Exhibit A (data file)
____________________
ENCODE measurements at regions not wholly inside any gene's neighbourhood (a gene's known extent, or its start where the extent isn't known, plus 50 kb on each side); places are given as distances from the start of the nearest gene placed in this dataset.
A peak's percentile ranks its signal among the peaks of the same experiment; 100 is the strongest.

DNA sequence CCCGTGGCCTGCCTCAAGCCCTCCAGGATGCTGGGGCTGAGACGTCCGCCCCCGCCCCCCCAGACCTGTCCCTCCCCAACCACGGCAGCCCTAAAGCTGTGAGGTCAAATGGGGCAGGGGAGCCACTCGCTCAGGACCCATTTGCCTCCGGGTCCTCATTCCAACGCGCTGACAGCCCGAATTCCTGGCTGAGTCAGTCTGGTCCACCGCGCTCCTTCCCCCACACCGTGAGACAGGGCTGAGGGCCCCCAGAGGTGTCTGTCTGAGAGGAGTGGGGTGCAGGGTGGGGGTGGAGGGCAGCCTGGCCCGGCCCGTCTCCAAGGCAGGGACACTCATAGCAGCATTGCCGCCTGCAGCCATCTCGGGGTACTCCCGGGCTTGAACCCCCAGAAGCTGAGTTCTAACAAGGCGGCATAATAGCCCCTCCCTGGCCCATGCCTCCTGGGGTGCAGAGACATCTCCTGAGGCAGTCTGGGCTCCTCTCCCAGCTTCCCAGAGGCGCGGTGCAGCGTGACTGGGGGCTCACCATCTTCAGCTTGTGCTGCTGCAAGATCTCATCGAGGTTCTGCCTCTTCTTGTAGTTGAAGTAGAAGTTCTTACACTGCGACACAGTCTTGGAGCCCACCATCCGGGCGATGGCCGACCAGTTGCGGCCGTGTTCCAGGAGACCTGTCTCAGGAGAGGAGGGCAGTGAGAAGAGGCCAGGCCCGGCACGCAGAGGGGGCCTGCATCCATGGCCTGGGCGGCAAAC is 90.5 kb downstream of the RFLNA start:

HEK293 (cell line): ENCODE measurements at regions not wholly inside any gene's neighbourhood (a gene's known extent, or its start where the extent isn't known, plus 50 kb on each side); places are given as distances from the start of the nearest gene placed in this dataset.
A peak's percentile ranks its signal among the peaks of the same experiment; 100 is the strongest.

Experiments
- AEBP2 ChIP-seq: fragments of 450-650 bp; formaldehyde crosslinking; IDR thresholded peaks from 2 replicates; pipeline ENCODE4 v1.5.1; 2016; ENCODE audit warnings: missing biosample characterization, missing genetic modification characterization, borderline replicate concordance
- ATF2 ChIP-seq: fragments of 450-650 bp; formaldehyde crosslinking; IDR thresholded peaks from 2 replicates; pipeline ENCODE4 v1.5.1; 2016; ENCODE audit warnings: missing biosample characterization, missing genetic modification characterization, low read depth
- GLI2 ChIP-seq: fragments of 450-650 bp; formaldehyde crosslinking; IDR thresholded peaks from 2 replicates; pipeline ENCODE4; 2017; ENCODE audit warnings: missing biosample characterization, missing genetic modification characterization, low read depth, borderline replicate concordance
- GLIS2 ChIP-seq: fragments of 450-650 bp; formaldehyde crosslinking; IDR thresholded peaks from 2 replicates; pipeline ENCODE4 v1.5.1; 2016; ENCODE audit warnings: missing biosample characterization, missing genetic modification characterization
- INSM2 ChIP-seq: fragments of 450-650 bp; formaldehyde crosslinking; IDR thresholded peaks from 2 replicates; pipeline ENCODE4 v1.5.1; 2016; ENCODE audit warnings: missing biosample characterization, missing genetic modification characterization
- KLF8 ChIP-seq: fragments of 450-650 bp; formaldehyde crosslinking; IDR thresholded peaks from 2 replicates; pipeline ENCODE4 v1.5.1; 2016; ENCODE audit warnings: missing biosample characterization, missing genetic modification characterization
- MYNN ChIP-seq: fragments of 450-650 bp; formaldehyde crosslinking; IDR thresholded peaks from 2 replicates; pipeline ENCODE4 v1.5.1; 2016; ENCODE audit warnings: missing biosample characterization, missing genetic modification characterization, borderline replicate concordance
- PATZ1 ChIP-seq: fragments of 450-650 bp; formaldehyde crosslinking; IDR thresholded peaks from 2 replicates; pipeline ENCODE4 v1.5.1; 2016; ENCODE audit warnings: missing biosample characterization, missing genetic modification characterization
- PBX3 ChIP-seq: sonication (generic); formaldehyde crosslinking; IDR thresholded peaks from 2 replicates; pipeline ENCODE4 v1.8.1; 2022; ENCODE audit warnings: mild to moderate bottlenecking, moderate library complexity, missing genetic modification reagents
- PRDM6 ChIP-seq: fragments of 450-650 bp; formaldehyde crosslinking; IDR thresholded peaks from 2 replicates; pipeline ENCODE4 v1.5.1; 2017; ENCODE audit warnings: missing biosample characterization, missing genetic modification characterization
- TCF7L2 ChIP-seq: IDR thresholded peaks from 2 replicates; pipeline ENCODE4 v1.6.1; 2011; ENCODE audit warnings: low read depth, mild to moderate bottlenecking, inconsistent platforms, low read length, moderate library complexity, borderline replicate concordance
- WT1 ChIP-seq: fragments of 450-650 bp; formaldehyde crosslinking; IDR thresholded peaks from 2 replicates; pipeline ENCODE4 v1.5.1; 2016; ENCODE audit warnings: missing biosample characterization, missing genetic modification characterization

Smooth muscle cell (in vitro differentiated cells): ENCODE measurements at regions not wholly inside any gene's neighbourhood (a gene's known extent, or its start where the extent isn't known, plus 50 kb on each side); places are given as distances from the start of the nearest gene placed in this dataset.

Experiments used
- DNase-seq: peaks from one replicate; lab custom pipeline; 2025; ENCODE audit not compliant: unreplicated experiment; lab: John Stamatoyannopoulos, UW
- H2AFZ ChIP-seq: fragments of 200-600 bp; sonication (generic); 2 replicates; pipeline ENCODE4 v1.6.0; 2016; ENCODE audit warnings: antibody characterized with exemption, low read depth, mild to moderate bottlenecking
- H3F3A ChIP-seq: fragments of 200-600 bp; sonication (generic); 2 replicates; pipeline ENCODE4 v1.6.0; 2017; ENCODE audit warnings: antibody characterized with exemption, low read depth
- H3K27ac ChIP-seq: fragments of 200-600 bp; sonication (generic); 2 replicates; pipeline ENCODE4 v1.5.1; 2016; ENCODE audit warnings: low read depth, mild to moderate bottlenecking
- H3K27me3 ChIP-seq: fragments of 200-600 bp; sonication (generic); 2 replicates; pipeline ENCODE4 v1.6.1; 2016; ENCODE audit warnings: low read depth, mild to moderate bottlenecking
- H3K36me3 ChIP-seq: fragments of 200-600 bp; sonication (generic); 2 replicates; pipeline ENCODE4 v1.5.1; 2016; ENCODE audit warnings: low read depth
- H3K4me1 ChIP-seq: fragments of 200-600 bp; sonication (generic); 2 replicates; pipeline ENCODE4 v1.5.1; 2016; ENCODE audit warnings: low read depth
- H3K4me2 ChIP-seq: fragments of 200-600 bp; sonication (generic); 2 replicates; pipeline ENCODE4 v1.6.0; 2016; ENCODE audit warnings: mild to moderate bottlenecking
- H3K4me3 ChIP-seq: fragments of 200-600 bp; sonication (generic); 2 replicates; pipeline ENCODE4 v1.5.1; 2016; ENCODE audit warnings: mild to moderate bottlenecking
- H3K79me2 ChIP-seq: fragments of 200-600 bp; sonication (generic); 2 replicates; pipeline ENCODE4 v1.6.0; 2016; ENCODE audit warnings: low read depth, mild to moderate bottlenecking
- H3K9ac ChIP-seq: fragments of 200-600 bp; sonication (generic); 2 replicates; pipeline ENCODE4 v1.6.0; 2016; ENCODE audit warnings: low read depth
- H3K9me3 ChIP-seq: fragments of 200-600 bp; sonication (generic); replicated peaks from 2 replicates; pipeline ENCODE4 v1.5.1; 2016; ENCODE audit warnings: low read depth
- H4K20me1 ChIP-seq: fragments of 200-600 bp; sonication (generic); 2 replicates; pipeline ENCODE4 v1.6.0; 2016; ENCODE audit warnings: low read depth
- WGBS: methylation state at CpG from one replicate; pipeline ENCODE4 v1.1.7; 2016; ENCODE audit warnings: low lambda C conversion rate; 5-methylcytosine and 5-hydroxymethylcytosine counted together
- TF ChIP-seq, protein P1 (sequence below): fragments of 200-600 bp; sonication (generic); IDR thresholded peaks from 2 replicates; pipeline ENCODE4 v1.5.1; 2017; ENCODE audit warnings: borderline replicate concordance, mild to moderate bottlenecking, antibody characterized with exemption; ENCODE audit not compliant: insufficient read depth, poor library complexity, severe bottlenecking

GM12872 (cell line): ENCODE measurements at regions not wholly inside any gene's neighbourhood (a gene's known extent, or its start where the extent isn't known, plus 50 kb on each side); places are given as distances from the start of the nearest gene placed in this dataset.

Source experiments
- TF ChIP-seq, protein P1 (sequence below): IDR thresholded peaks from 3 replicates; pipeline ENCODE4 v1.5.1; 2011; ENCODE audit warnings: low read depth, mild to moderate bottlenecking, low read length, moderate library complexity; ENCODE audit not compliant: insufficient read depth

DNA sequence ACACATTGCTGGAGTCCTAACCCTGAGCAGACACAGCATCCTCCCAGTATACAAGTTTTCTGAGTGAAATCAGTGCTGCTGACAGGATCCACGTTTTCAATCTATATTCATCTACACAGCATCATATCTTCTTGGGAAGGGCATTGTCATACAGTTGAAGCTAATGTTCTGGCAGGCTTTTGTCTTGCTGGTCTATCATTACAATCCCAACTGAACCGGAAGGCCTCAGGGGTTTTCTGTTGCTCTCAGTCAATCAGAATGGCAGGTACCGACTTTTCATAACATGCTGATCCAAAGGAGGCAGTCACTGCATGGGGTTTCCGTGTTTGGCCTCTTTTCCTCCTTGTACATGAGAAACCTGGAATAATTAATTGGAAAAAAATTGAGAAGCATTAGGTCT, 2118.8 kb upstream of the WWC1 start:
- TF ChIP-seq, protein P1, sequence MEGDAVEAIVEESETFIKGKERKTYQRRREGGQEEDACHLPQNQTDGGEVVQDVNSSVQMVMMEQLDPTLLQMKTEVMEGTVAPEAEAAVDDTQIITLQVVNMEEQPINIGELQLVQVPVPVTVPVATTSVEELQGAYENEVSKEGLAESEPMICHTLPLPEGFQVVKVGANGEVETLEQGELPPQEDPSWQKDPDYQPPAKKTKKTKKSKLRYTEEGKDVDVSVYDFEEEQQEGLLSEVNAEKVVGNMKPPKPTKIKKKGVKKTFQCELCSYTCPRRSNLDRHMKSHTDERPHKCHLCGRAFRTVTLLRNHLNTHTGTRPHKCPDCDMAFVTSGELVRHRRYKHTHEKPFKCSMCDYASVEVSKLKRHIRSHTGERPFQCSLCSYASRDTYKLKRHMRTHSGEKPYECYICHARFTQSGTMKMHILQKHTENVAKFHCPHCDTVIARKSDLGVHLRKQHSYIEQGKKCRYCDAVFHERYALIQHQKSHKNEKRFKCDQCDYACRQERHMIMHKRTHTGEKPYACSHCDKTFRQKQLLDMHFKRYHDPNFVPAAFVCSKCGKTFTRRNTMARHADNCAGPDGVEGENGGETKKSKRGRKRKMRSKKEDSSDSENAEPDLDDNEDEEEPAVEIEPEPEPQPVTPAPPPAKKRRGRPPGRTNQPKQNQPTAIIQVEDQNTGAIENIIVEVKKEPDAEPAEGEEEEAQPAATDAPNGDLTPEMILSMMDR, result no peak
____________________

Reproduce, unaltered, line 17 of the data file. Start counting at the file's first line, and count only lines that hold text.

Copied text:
- TCF7L2 ChIP-seq: IDR thresholded peaks from 2 replicates; pipeline ENCODE4 v1.6.1; 2011; ENCODE audit warnings: low read depth, mild to moderate bottlenecking, inconsistent platforms, low read length, moderate library complexity, borderline replicate concordance